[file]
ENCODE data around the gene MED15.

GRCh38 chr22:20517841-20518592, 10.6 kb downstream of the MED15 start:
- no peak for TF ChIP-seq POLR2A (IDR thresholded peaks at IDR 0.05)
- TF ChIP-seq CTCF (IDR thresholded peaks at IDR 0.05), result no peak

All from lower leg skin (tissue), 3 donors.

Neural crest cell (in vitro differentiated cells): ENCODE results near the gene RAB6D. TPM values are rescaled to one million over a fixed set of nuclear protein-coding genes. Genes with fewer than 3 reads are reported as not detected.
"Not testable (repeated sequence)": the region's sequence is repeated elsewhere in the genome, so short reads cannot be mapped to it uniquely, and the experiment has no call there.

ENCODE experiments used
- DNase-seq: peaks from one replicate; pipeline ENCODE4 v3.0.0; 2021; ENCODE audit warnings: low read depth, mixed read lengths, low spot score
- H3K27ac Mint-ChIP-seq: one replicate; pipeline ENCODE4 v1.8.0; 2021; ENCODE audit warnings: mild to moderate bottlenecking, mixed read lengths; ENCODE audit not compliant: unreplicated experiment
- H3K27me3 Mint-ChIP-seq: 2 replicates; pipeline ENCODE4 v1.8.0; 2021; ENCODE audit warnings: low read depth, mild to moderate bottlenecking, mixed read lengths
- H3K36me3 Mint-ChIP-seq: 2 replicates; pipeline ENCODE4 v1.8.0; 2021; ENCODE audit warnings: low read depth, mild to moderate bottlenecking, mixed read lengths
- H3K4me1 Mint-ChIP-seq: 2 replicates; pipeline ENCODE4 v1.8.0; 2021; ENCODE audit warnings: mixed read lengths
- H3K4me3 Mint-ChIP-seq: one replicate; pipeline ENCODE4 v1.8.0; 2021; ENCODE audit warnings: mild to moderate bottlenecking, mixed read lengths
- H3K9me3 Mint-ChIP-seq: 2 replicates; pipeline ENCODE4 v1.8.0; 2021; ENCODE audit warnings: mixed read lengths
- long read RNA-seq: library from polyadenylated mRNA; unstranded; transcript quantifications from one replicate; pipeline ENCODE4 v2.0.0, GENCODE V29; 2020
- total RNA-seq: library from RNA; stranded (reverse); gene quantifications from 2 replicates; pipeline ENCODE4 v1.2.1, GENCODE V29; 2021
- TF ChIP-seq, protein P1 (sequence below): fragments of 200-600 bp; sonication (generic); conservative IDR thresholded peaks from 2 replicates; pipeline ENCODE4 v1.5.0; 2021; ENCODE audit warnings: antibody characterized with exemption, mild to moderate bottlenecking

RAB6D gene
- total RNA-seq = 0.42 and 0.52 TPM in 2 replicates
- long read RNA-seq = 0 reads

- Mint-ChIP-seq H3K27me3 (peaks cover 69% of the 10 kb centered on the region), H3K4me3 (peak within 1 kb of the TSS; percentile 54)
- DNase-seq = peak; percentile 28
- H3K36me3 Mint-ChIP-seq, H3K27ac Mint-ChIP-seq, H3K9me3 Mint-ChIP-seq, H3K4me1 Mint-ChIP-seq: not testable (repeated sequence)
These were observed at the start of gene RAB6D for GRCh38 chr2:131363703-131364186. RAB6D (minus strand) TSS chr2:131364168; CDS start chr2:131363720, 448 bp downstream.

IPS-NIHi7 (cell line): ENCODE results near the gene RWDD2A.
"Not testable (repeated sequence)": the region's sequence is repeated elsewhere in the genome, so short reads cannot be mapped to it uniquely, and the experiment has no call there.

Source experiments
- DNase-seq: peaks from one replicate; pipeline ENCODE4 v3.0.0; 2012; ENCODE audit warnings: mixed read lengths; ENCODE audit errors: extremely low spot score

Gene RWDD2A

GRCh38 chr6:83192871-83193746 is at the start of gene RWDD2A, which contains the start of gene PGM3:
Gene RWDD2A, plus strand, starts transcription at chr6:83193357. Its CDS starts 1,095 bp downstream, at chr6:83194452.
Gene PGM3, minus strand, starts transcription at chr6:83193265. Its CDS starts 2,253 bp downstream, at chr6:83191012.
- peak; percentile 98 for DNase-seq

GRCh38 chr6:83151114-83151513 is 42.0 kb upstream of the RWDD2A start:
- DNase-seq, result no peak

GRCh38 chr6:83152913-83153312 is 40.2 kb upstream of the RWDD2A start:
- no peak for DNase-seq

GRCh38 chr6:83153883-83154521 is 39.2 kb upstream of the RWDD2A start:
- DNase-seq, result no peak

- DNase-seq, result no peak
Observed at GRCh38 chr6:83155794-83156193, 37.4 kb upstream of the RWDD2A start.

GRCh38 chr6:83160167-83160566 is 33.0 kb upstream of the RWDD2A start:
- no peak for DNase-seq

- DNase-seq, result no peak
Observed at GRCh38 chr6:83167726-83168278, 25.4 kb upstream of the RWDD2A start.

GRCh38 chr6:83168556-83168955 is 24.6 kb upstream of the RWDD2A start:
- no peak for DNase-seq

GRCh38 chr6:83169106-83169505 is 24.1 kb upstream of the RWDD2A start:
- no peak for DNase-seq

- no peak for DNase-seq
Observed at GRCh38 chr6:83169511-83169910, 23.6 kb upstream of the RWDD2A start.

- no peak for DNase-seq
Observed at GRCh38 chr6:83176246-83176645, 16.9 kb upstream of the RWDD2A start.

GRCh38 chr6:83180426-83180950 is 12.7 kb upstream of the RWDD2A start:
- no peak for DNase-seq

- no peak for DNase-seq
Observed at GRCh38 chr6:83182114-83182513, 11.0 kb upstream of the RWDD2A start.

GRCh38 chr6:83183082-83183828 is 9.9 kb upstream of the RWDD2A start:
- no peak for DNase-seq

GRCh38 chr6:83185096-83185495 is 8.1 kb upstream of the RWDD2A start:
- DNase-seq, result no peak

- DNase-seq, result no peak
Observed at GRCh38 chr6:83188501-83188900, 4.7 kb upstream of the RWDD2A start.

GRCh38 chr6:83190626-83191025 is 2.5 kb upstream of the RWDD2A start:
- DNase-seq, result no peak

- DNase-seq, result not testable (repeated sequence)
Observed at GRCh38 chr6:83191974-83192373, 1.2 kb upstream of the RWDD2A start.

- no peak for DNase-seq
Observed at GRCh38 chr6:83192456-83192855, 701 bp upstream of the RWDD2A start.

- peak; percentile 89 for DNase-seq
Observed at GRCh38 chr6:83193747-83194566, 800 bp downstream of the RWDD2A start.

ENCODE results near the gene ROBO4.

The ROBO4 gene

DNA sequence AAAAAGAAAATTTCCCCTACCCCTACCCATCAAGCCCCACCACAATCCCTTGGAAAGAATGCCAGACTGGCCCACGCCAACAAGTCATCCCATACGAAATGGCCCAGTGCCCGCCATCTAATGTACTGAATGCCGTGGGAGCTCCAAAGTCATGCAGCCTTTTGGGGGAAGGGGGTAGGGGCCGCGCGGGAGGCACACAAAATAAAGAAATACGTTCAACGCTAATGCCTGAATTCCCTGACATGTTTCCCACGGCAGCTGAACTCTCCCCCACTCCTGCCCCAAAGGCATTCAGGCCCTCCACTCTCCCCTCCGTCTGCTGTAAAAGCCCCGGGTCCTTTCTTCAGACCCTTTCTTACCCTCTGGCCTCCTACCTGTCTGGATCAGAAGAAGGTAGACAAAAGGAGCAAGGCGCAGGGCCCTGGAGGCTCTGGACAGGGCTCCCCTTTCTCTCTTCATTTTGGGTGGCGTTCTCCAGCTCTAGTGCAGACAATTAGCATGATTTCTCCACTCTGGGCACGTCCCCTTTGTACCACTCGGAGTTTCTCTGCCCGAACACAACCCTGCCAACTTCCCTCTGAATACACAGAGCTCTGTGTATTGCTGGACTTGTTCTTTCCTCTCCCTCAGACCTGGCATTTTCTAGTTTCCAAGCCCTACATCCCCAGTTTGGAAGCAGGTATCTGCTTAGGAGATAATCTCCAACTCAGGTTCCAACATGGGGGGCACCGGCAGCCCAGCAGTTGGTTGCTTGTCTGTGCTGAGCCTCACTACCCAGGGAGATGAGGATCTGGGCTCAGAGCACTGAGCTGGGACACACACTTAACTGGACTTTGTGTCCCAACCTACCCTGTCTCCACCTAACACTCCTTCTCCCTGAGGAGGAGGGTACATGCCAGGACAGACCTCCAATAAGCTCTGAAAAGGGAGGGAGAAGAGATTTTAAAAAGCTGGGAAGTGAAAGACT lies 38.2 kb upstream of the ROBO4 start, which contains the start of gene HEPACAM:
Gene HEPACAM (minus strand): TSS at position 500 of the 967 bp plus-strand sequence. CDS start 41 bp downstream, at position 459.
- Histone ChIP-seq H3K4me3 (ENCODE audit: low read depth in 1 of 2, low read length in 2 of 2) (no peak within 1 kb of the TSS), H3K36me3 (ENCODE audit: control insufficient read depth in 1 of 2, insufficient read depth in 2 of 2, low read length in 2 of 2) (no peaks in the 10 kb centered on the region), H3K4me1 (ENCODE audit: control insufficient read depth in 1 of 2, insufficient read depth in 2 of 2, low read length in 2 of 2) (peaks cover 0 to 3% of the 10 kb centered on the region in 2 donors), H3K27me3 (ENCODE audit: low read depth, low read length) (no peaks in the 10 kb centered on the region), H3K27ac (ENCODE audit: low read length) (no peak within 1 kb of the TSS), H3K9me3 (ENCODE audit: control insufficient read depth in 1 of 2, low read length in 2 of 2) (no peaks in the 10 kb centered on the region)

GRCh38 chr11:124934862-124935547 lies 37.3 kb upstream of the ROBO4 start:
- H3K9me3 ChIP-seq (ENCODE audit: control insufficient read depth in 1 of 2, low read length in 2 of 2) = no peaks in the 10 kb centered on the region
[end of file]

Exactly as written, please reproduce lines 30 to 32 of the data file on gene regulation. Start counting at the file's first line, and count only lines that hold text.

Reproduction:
Gene RWDD2A

GRCh38 chr6:83192871-83193746 is at the start of gene RWDD2A, which contains the start of gene PGM3:
Gene RWDD2A, plus strand, starts transcription at chr6:83193357. Its CDS starts 1,095 bp downstream, at chr6:83194452.